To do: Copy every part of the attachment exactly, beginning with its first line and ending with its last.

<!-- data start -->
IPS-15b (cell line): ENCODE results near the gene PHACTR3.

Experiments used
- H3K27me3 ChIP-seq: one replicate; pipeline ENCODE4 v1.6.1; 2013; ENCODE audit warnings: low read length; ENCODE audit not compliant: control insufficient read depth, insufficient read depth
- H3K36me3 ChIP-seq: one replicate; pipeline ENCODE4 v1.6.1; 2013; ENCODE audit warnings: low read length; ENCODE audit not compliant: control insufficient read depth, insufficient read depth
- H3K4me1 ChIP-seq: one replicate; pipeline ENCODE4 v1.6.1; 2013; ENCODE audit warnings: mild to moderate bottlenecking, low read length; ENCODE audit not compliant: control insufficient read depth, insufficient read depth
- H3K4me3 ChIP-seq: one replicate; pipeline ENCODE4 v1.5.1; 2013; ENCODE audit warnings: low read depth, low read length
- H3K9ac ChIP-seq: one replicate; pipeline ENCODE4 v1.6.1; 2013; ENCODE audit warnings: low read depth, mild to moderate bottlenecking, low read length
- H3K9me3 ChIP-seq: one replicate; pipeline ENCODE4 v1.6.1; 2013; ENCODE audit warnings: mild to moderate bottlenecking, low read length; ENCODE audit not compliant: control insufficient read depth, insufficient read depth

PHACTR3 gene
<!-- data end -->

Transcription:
IPS-15b (cell line): ENCODE results near the gene PHACTR3.

Experiments used
- H3K27me3 ChIP-seq: one replicate; pipeline ENCODE4 v1.6.1; 2013; ENCODE audit warnings: low read length; ENCODE audit not compliant: control insufficient read depth, insufficient read depth
- H3K36me3 ChIP-seq: one replicate; pipeline ENCODE4 v1.6.1; 2013; ENCODE audit warnings: low read length; ENCODE audit not compliant: control insufficient read depth, insufficient read depth
- H3K4me1 ChIP-seq: one replicate; pipeline ENCODE4 v1.6.1; 2013; ENCODE audit warnings: mild to moderate bottlenecking, low read length; ENCODE audit not compliant: control insufficient read depth, insufficient read depth
- H3K4me3 ChIP-seq: one replicate; pipeline ENCODE4 v1.5.1; 2013; ENCODE audit warnings: low read depth, low read length
- H3K9ac ChIP-seq: one replicate; pipeline ENCODE4 v1.6.1; 2013; ENCODE audit warnings: low read depth, mild to moderate bottlenecking, low read length
- H3K9me3 ChIP-seq: one replicate; pipeline ENCODE4 v1.6.1; 2013; ENCODE audit warnings: mild to moderate bottlenecking, low read length; ENCODE audit not compliant: control insufficient read depth, insufficient read depth

PHACTR3 gene